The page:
General practitioners' knowledge, attitude and prescribing of antibiotics for upper respiratory tract infections in Selangor, Malaysia: Findings and implications

Mohamed Azmi Hassali, Tengku Karmila Tengku Kamil, Faridah Aryani Md Yusof, Alian A. Alrasheedy, Zuraidah Mohd Yusoff, Fahad Saleem, Saleh Karamah Al-Tamimi, Zhi Yen Wong, Hisham Aljadhey, Brian Godman*

*Corresponding author for this work

Research output: Contribution to journalArticlepeer-review

36 Citations (Scopus)

Abstract

Background: Antibiotics are widely prescribed especially for upper respiratory tract infections (URTIs). Their irrational use can increase costs and resistance. Aim: Assess knowledge, attitude and prescribing of antibiotics for URTIs in Selangor, Malaysia, using a cross-sectional survey among general practitioners (GPs) working in private clinics in 2011. Results: One hundred and thirty-nine physicians completed the questionnaire (response rate = 34.8%). 49.6% (n = 69) agreed antibiotics are helpful in treating URTIs, with most GPs agreeing antibiotics may reduce URTI duration and complications. The majority of GPs reported they felt patients expected antibiotics, with 36.7% (n = 51) agreeing patients would change doctors if they did not prescribe antibiotics and 21.6% (n = 30) agreeing when requested they prescribe antibiotics even if they believe them to be unnecessary. When assessed against six criteria, most GPs had a moderate level of knowledge of prescribing for URTIs. However, antibiotic prescriptions could be appreciably reduced. Conclusion: Further programs are needed to educate GPs and patients about antibiotics building on current initiatives.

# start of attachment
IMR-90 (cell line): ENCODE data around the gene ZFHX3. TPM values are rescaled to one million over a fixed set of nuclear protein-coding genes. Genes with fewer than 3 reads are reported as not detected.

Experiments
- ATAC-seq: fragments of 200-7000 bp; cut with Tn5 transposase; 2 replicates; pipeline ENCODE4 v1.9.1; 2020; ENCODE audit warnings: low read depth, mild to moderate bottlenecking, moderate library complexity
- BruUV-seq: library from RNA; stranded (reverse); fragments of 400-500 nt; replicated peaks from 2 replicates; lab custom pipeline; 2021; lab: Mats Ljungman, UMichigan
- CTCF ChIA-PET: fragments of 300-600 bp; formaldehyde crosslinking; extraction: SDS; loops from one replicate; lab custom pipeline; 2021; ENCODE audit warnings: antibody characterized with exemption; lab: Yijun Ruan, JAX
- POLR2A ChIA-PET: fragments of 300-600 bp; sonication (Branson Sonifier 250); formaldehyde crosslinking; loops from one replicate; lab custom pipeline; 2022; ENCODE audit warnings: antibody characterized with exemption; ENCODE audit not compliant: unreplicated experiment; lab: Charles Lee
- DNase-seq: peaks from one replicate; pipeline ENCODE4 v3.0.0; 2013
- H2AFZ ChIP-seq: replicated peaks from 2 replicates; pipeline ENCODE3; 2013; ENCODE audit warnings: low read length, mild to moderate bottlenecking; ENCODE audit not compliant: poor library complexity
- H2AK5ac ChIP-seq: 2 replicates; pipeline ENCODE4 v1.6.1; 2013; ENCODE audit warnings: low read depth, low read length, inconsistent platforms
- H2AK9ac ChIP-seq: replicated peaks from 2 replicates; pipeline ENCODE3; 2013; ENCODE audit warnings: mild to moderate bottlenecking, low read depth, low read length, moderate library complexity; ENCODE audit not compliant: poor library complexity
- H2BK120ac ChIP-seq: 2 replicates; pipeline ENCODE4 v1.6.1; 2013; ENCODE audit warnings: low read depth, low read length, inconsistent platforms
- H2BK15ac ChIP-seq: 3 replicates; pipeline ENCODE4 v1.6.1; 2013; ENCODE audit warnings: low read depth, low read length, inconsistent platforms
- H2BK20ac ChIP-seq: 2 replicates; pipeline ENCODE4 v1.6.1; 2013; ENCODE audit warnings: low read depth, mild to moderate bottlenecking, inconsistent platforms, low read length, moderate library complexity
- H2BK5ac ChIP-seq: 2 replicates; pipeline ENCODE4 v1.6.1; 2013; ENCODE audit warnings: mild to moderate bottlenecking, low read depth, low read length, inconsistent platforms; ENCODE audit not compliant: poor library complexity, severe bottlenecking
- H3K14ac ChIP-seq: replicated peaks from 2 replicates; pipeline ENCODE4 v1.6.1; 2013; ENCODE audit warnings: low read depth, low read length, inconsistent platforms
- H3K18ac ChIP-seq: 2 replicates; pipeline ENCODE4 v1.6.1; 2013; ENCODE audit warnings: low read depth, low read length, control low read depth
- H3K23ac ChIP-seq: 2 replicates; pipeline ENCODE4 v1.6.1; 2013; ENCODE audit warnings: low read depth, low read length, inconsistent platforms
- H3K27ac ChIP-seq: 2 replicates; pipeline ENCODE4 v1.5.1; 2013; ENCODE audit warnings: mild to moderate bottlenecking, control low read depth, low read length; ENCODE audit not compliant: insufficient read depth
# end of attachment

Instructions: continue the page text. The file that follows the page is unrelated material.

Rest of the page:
Original languageEnglish
Pages (from-to)511-520
Number of pages10
JournalExpert Review of Anti-Infective Therapy
Volume13
Issue number4
DOIs
Publication statusPublished - 1 Apr 2015
Externally publishedYes

Keywords

  • Malaysia
  • antibiotics
  • education programs
  • irrational use of medicines
  • patients
  • physicians
  • respiratory tract infections

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